Carlos Sandoval Speaks to MamaVote

When Carlos Sandoval saw a backlash against immigrants in his community he, along with Catherine Tambini, produced and directed the 2004 Sundance award-winning documentary, “Farmingville”.
Author:
Publish date:
Updated on

Carlos Sandoval was living on Long Island, New York, in 2000 when he began noticing an increase in Latino immigrants in the Manhattan bedroom communities that dot the island.

His initial reaction was one of nostalgia.

A sixth-generation American of Mexican and Puerto Rican descent, Sandoval grew up in Los Angeles in the 1950s and although his father had other work they occasionally hired themselves out to do yard work for a little extra money.

“I saw people arriving with pick up trucks and lawnmowers in the back like we used to do,” Sandoval said.

But then hate filled editorials began appearing in the local newspapers. Residents were referring to the influx of immigrants as “an invasion of locusts.” In September 2001, two Mexican day laborers were beaten and stabbed nearly to death in what was deemed a hate crime.

Sandoval’s nostalgia turned to shock.

“This wasn’t the southwest along the border. This was the new millennium in the North Eastern United States,” Sandoval said. “When I started seeing a welcome reception turning to hostility that was what shocked me, seeing that rather sudden transition.”

Sandoval, a lawyer and writer who had worked on immigration and refugee affairs as a member of the U.S. delegation to the United Nations, felt he need to document what was going on. He founded Camino Bluff Productions and along with Catherine Tambini produced and directed the 2004 Sundance award-winning documentary “Farmingville” _ named after the Long Island city where the immigration issue had flared into a hate crime.

“I didn’t realize (at the time) what was going on reflected what was going on across America,” Sandoval said. “What surprised me was the way the story became national so quickly.”

Now, the issue of illegal immigration is a staple of American political discourse, along with the economy or health care. It is an issue that can escalate quickly into a heated debate.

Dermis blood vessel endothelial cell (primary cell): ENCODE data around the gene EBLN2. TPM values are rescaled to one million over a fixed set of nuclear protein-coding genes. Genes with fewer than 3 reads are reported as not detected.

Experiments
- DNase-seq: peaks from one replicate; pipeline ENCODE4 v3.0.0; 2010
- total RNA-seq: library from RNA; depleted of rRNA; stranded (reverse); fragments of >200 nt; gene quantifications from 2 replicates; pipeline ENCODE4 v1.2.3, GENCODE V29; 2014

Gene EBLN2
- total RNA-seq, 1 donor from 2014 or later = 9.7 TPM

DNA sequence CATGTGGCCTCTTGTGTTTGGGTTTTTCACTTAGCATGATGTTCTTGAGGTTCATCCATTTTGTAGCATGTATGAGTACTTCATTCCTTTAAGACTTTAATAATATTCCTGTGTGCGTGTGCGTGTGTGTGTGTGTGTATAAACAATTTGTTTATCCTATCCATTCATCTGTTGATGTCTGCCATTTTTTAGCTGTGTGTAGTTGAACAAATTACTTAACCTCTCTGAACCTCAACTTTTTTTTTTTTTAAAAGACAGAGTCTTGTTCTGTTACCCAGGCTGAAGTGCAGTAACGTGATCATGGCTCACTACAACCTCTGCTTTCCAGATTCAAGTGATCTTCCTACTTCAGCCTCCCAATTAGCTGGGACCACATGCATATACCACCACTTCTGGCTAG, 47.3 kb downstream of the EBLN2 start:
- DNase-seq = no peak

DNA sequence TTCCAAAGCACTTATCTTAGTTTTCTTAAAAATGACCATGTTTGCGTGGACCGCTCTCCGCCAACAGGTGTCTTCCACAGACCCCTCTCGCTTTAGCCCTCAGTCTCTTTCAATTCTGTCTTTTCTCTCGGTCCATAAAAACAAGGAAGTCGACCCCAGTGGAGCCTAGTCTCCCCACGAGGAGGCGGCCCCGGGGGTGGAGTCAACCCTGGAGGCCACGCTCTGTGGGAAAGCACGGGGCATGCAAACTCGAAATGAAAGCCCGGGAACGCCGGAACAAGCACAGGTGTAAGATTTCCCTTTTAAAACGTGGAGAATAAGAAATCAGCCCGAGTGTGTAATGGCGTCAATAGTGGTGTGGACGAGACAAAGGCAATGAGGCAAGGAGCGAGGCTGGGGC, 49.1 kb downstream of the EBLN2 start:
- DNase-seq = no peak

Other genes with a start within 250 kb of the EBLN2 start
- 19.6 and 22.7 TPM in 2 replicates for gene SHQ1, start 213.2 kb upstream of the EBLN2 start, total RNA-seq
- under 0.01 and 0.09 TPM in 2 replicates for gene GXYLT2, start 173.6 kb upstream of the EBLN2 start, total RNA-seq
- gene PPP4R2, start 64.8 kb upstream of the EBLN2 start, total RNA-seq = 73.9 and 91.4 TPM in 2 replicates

While there was plenty of hate-fueled reaction to the influx of day-laborers in Farmingville, most of the residents were still being fairly reasonable, Sandoval said. He thought if he took the time to ask those who were shouting the loudest on either side what was bothering them that it would stimulate a healthier dialogue.

“That if people would feel that they were being heard that they would open themselves up to hear the others,” he said. “I think my greatest disappointment is that those things have gotten more polarized in the time since.”

But, Sandoval says, there were small glimmers of hope.

While filming, a resident named Louise approached Tambini fed up with how homes in her neighborhood were becoming run-down with sometimes dozens of immigrants living in one single-family home. Rents were cheaper in Farmingville and several landlords were happy to capitalize on the influx by crowding a lot of people into one house.

Since the documentary, Louise has organized a community clean-up. Rather than working for or against the immigrants she invited everyone to help solve one of the community’s problems, he said.

“Taking that positive step, doing something as simple as organizing a cleanup day and making it about the community, that can be a bridge builder,” Sandoval said.

Sandoval knows that there are no easy answers when it comes to immigration. He just hopes by telling the stories of those involved he can humanize the debate.

“These are human beings. They are seeking out a better life,” Sandoval said. “It’s why our grandparents and great-grandparents came over. I think that trying to find that commonality and trying to get past the labels and understand the humanity, it takes that kind of understanding.”

Comment

Related

MamaVote Talks to Cokie Roberts

She’s an award winning reporter and news analyst and one of the most recognized faces in television news, but Cokie Roberts will tell you that none of it was ever her plan.

MamaVote Speaks to Rep. Ginny Brown-Waite

A connection with her community and the needs of the residents living there gave Representative Ginny Brown-Waite the inspiration to get involved with an issue – an act that launched her into a career as an elected official. In this exclusive MamaVote interview, Brown-Waite shares her story.

Talking About Real Change with Mimi Silbert

Talking about change and actually making it happen are two very different things. With doctorates in Psychology and Criminology, Mimi Silbert was uniquely qualified to found the Delancey Street Foundation, a long-term program devoted to rehabilitating criminals. Read how Silbert’s committed to the community impacted her family in this exclusive MamaVote interview.

MamaVote Featured Blogs for 10/20/08

Forget pundits – we’re interested in what parents have to say about the Presidential Election. This week we’re featuring political Mama bloggers - one conservative and one liberal, side by side.